7. Not only in Africa it is possible anywhere in the world because situations are same all over the world. Our will changes the ‘deforestation’ into ‘afforestation’. Even in India Sundarlal Bahuguna and many people tried it.
  8. A
  9. A
  10. C
  11. The nature is being destroyed. All the creatures on the land are afraid of their future generations’ existence.
  12. Human being is the dreamer here. He has to awake. Otherwise his existence falls in danger.


  13. People have die in this village - people have died in this village
  14. Deaths like that after - deaths like that before
  15. But they do everything - but they do nothing
  16. We has no money to buy - we have no money to buy
  17. The mountain off death - the mountain of death
  18. A
  19. B
  20. C
  21. D
  22. B


  23. Interview
    Student: Congratulations sir. Whole India is proud of you.
    Kailash Sathyarthi: Thank you very much.
    Student: How do you feel after being honoured?
    K.S. : It is a great recognition and honour for millions of children in the world. I hope many more people will join the fight against child slavery. This isn't just about India. It's a global phenomenon. We'll work for this globally. I've been working in 140 countries and my responsibility is with all the world's children.

    Student: Tell me about your childhood and Education.

    K.S. : I was born on 11 January 1954 in Vidisha (Madhyapradesh). I studied Electrical Engineering. My parents looked after me very much. They took care of everything. My mother and father.

    Student: Did you start your work after study?
    K.S.: No. It is already started when I was a student. I saw inequalities. I asked my class mates to donate text books and money to the underprivileged. After my engineering I started my engineering profession. But it did not give much satisfaction. So I gave up. I started working on child labour.

    Student: Did your parents accepted to that?
    K.S. : My mother saw me being attacked. She cried when I left engineering for this cause. She understood my fight, encouraged me. I remember all those who were with me in this struggle, including two colleagues who were killed. Whenever I free children from slavery and take them back to their mothers, the tears of happiness in their eyes are like blessings of God. When I see the faces of liberated children, I find their smile of freedom divine and it gives me divine strength. I never feel I'm liberating them, rather it feels like they're giving me freedom.

    Student: Tell me about your organisation, BBA.

    K.S. : I started a journal, "The Struggle Shall Continue" in 1980 in order to create awareness. I gathered likeminded people. We formed Bachpan Bachao Andolan (BBA) and started raids on factories to liberate bonded child labourers. The success of BBA led to the creation of the South Asian Coalition on Child Servitude (SACCS) in 1989. It liberated thousands of bonded labourers.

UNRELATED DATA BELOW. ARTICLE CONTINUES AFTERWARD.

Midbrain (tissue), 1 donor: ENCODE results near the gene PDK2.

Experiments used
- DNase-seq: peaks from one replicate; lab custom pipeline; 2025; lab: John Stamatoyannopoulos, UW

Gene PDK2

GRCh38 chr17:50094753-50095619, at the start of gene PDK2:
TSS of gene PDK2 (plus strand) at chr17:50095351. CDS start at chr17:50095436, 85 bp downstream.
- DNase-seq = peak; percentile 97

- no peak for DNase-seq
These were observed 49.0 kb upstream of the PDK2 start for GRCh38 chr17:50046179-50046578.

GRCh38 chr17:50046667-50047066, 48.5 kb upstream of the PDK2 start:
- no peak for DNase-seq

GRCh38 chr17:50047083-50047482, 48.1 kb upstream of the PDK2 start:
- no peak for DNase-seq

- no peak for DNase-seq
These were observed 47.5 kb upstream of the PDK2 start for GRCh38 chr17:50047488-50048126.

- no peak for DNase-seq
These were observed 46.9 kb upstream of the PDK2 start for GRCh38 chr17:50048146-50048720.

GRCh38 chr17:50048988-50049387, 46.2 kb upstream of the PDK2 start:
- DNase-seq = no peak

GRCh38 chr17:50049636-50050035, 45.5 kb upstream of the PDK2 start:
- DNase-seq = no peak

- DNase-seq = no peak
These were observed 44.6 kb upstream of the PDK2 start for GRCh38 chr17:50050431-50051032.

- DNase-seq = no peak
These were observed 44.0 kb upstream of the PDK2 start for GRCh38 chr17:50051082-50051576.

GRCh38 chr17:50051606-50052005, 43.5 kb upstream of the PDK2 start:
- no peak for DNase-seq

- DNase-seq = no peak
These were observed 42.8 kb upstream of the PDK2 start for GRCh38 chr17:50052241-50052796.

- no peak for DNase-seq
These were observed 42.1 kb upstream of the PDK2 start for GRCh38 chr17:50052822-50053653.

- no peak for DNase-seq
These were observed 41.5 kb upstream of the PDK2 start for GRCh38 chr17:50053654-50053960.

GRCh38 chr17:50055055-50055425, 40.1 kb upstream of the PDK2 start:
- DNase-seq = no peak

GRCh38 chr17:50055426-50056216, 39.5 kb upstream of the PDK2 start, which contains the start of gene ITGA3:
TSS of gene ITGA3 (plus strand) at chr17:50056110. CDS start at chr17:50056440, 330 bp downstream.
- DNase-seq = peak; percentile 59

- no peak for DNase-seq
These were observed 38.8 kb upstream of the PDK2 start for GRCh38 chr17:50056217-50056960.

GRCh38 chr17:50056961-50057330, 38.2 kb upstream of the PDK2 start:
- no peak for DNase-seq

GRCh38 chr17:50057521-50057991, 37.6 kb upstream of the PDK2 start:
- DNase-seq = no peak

Student: You received many awards also for your work.

    K.S. : I am working in 144 countries. So I received awards from many nations. Kennedy Human Rights Award (1995), Freedom Award (US-2006) and Nobel Peace Prize 2014 are very few among them.

    Student: What is your message to the civil society?
    K.S.: Consumers can boycott goods and services that involve children in manufacturing products. Don't accept hospitality from eateries and from shops employing children. Have the courage to tell them that you refuse to take their services because they employ children, which is a crime. This will put psychological pressure on the industries too. Demand a guarantee from shops you visit that they don't employ children. Use social media to prevent exploitation.
    Student: Thank you very much for giving an opportunity to talk to you sir. I wish you all success in the future.

    Child Labour

    Gentle man: What’s your age?
    Girl: Twelve
    GM: Then you can’t work here. Meaning, you cannot wash the cars here from today. (saying this he waved the notice on the girl)
    GM: do you have any problems?
    Girl: I don’t have any but the Government has. Sir, it’s difficult at home. Dad committed suicide, mom washes clothes for others, two sisters at home, I am studying and by washing 10 cars, I get some money that is too critical for us…
    (GM had no answers.)
    GM: I understand your problem son….
    Girl: No! (She interrupted) You won’t understand my problem. I want to study, for that I am ready to work. But you force me to become a beggar. You are forcing me to beg. If your kids sing or dance in TV, they get money, fame and are appreciated in papers. They are not imprisoned. But if I wanted to work, I am imprisoned. How can you explain me this?
    GM: My dear girl. You should look other ways. Government is giving free education with Midday meal. Go to a Government school. They will give you two pairs of uniform. Ask your mom to join Dwacra group. They will help her. Join your younger sister in anganwadi. They will provide food and education. Utilise the opportunities.
    Girl: Sir thank you for your suggestion. But we need shelter, food and clothes. For that we have to work. My mother earnings are not enough.
    GM: OK I accept. I will give you monthly Rs. 500/- as charity. Take it.
    Girl: I am not beggar. Thank you for your kindness. Bye.

    Medak Dist, Telangana State

    All the students and teachers are hereby informed to follow certain principles regarding pollution. We know pollution is increasing day by day in all parts of the nature. Today on wards each one has to do some kind of anti pollution activity on every Saturday. Every Saturday we have to celebrate Pollution awareness day in our school.